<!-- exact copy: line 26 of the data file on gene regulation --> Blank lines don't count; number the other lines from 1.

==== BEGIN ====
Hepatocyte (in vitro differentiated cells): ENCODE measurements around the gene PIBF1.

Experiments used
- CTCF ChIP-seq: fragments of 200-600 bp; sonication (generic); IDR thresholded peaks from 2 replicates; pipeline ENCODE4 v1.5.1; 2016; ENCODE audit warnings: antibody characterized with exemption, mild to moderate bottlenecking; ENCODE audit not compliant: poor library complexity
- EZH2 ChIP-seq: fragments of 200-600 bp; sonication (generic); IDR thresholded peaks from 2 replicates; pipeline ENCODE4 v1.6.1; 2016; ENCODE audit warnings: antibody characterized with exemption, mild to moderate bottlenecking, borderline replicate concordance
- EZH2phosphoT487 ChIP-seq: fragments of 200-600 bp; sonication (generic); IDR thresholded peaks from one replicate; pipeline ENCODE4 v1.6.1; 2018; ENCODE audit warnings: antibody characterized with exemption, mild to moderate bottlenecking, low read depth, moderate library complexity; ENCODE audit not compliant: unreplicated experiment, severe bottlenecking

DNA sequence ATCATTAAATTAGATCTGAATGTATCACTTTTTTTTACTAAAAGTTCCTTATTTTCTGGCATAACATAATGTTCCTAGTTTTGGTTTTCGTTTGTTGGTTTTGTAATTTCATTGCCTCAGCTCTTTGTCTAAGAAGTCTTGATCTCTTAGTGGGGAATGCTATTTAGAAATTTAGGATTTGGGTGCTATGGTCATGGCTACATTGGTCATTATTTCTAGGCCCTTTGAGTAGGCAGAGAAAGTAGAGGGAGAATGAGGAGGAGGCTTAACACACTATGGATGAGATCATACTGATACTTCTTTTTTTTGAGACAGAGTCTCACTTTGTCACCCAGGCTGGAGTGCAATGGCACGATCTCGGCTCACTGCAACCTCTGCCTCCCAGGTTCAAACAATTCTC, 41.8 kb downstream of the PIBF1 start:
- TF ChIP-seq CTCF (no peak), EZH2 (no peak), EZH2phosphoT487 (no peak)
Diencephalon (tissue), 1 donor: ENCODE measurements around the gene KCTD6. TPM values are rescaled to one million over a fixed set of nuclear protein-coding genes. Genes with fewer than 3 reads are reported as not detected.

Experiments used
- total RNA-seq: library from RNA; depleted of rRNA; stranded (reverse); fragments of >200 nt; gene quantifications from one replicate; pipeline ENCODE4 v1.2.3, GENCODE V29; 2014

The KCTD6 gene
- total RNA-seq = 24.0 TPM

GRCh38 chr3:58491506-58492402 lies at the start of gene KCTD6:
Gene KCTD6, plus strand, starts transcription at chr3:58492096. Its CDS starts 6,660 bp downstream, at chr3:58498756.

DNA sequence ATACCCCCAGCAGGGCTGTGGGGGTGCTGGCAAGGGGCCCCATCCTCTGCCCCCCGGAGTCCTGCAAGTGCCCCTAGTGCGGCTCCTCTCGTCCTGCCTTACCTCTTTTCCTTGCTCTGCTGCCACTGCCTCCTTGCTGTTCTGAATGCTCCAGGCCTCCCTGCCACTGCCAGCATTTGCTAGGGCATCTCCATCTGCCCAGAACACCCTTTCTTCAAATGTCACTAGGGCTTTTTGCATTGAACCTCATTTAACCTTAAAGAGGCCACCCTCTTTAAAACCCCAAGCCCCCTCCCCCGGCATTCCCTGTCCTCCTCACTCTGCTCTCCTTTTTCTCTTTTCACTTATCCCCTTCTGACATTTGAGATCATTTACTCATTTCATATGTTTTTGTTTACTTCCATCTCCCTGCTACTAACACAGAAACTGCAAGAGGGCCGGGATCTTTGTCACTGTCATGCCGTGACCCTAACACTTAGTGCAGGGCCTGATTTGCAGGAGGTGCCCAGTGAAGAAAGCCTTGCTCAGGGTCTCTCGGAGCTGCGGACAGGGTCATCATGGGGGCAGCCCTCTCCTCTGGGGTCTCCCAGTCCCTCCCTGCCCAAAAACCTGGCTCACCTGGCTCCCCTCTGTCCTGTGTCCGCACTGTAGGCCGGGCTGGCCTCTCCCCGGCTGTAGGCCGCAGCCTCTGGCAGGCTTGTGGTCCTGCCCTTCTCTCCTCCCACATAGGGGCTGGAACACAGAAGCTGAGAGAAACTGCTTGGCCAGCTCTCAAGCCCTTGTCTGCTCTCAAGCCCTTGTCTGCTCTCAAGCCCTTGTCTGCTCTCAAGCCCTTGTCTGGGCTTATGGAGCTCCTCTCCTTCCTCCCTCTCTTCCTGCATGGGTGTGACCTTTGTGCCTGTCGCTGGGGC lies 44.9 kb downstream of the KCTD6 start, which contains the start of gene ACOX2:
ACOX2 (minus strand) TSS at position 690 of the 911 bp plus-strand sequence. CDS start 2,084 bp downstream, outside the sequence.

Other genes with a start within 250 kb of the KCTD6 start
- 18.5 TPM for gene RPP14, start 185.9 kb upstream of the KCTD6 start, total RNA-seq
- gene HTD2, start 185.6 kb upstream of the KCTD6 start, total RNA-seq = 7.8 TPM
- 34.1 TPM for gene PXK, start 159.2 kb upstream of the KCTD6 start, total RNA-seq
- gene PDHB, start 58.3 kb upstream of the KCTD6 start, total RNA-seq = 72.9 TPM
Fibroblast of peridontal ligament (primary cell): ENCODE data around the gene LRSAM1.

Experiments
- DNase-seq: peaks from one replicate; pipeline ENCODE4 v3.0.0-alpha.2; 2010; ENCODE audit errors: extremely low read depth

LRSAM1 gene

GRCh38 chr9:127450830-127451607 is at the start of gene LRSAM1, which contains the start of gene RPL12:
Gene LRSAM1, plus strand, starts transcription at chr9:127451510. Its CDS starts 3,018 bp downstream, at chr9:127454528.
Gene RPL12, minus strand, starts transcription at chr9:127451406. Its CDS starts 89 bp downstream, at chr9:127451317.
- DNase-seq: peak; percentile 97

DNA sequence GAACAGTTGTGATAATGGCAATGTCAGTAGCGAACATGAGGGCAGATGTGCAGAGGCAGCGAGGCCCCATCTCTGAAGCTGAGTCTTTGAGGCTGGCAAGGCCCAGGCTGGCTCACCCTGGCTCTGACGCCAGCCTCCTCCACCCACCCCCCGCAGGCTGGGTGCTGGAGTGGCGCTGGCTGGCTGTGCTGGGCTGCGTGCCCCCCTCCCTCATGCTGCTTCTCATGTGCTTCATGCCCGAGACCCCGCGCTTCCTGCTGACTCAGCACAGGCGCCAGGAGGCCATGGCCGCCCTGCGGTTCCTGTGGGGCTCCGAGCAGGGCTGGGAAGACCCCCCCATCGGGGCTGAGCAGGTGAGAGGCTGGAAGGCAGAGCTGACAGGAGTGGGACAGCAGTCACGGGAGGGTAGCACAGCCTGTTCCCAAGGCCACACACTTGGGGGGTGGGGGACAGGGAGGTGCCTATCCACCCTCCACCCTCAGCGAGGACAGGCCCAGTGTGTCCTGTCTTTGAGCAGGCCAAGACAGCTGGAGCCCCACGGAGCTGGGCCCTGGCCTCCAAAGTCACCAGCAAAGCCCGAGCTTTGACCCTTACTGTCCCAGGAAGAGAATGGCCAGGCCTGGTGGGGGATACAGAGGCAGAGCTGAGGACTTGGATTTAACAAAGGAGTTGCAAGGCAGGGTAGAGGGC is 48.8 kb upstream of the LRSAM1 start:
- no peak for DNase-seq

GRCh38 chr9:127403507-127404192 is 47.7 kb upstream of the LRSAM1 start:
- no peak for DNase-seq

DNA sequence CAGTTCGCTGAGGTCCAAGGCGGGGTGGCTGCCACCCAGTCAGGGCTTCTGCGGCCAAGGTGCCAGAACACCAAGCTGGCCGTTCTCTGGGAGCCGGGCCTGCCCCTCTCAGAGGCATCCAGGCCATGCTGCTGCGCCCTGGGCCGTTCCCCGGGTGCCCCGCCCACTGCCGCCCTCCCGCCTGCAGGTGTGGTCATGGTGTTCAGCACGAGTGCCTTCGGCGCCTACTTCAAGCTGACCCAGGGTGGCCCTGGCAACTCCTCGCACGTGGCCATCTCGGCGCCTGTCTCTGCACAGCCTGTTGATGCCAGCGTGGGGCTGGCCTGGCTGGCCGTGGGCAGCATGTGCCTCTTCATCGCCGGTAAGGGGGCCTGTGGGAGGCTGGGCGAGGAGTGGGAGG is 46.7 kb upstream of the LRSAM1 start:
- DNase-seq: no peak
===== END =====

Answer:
GRCh38 chr9:127450830-127451607 is at the start of gene LRSAM1, which contains the start of gene RPL12: